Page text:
Herbal Remedies: Capsules and Tinctures vs. Teas and Extracts

Herbal Remedies: Capsules and Tinctures vs. Powders, Teas, and Extracts

Herbal remedies in capsules or tinctures are sold at a premium and may not meet your needs.

Capsules and Tinctures

Capsules, tinctures, loose-cut whole herb teas, powdered herbs, and extracts – what’s the difference between these different herbal remedies?

Let’s say you want to try Cistus incanus, so you buy a Cistus incanus tincture. How much Cistus should you take each day? The answer is complicated. The amount should depend on your weight, your medical history, and the problem you’re trying to address. In any case, the amount of Cistus incanus tincture you take probably won’t come close to what you need.

Tinctures are made by soaking a plant in alcohol. If you let the alcohol evaporate from the dropper, you might be left with 90 milligrams of extract. A one ounce bottle of tincture might hold less than 3 grams of active extract. By the dropperful, you’re taking ineffective amounts of Cistus incanus and paying a premium (up to 30 times the cost of Cistus loose-cut tea).

Let’s say you try Cistus incanus capsules instead. Two capsules contain around 1 gram of ground plant matter. It takes about 13 grams of ground plant matter to make a daily tea. That’s 26 capsules per day. If those capsules contain an extract vs. ground plant matter, you may still need 8-10 capsules a day. Either way, that’s a lot of capsules.

Whole Herb, Powders, and Extracts

Let’s look at more effective herbal remedies. Loose-cut whole herb and powdered herb are different grind levels of the same plant. If you want to make a slow brew decoction and see the plant’s stem, leaves, and flowers, you may prefer the loose-cut form. If you want a faster brew, a single serving, or a fine grind, you may prefer the powder form.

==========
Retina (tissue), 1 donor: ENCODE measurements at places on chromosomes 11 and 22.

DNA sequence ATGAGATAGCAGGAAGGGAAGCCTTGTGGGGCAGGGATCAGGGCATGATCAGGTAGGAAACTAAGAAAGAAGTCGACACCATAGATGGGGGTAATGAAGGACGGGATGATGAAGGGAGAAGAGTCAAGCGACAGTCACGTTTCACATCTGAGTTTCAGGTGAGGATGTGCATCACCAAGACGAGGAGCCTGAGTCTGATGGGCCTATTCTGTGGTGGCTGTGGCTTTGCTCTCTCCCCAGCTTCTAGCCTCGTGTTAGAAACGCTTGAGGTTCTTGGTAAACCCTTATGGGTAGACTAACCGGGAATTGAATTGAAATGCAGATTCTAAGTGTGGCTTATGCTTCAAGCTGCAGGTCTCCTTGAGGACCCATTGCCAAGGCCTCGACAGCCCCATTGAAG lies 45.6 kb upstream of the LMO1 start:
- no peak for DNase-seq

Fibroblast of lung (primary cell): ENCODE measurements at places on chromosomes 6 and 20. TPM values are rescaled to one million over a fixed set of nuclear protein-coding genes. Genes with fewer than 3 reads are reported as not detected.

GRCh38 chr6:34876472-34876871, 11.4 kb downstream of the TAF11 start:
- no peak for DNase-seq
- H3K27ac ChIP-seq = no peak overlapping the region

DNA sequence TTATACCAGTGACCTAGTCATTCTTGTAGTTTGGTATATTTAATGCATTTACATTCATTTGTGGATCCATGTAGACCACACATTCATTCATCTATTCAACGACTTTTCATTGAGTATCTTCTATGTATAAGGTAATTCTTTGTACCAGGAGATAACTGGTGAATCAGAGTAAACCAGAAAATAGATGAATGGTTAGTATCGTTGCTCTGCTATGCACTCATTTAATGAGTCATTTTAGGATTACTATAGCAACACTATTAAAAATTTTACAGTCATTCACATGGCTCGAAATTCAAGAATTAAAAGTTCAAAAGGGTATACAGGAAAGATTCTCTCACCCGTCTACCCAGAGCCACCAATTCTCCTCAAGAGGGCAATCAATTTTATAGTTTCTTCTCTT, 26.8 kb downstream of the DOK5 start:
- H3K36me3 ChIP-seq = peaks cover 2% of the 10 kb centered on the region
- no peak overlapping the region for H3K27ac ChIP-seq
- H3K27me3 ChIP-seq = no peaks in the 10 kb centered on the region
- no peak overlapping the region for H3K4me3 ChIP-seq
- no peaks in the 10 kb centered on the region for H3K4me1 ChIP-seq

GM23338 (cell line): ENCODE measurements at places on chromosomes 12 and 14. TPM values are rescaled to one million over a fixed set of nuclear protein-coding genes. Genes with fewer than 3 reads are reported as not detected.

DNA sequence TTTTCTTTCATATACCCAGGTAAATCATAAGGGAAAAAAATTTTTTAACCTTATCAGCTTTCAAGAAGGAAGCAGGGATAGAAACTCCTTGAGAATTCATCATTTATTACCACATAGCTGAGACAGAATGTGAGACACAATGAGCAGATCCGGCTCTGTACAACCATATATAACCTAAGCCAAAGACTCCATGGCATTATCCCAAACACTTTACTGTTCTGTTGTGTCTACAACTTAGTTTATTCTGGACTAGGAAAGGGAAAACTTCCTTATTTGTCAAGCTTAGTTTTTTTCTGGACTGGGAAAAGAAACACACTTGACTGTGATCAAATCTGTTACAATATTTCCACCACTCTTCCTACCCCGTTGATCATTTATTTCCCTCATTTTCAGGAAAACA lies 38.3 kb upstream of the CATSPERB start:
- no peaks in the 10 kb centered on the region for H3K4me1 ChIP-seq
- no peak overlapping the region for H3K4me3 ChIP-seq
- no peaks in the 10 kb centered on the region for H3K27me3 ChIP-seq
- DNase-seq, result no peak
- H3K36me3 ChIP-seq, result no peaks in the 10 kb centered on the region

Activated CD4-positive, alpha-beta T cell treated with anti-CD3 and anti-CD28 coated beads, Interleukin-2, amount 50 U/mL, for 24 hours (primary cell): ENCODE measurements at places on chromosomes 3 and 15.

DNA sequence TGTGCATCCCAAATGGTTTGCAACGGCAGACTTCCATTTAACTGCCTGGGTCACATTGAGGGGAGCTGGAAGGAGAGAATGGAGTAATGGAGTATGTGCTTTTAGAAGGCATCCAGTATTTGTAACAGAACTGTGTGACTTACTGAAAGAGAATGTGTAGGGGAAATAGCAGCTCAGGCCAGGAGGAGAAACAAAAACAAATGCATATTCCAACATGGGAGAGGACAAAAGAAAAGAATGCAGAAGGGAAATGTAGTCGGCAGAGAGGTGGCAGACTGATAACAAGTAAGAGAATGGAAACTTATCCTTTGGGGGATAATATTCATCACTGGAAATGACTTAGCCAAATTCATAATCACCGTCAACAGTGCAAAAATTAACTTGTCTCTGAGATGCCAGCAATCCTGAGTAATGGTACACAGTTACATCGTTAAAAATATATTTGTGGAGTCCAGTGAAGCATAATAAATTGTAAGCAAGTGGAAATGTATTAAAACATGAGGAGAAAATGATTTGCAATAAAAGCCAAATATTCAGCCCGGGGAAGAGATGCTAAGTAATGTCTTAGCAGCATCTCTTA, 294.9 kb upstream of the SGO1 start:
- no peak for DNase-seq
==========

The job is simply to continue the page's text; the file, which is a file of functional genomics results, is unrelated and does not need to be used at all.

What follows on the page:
Another advantage of powder is that it’s a much smaller form factor and more transportable. If you’re traveling, you could easily take 1-2 weeks’ worth with you. If you’re making tea with powder, we suggest using a fillable teabag, a fine mesh tea ball, or a fine mesh French press.

Extracts, in turn, are created by extracting active phytoconstituents from the plant matter and then drying the extract. Each plant has its own extraction method. Most of our extracts are ratio extracts, which capture the full spectrum of what the plant has to offer. For example, a 20:1 ratio extract is created by using 20 kg of plant matter to get 1kg of extract.

Why We Sell Herbal Remedies in Bulk

Rather than offering hundreds of of herbal remedies, we sell only those teas, extracts, and powders that we believe best support immune system health, detox/cleanse support, energy support, mood support, joint health, stress relief, hormonal balance support, and cognition and brain health. We believe we sell the healthiest teas, extracts, and powders in the world.

In our online store, you’ll find Phyllanthus niruri (Chanca Piedra), Cistus incanus, Ocimum sanctum (Tulsi), Semen cuscutae, Cistanche tubulosa, Bacopa monnieri (Brahmi), Polygala tenuifolia, Terminalia chebula, Paeonia lactiflora (White Peony), Vaccinium uliginosum (Bog Blueberry), Rosa Rugosa, Torilis japonica, and Laricifomes officinalis (Agarikon).

We offer herbal remedies — powders, extracts, and whole herbs — in bulk. Bulk purchases offer the most effective amount of each herb (the amount you actually need) and save you money. When you buy in bulk, you can also create custom blends. For example, you might want to mix Ocimum sanctum with Phyllanthus niruri. You can use the amounts of each that make sense for you.

Herbal Remedies: Do the Research

We recommend that you do as much research on herbal remedies as you can — and do the math. Capsules and tinctures usually cost more (sometimes much more) than whole herb teas, powders, and extracts. Capsules and tinctures also don’t usually provide the serving size you actually need.

Learn more about different botanical form factors by visiting the National Institutes of Health website or by checking out the valuable resources on our site.

Visit Our Online Store Now

2 thoughts on “Herbal Remedies: Capsules and Tinctures vs. Teas and Extracts”

    1. Hi Kristin, thanks for the questions. We have put lots of information on our Cistus FAQ page
      “There are no studies that we are aware of that address the issue of using Cistus incanus while pregnant or breastfeeding. While Cistus incanus is generally safe, it’s best to consult your OB/GYN or pediatrician.”
      Cistus is safe for our canine friends. Please adjust the amount used to be in line with their body weight.

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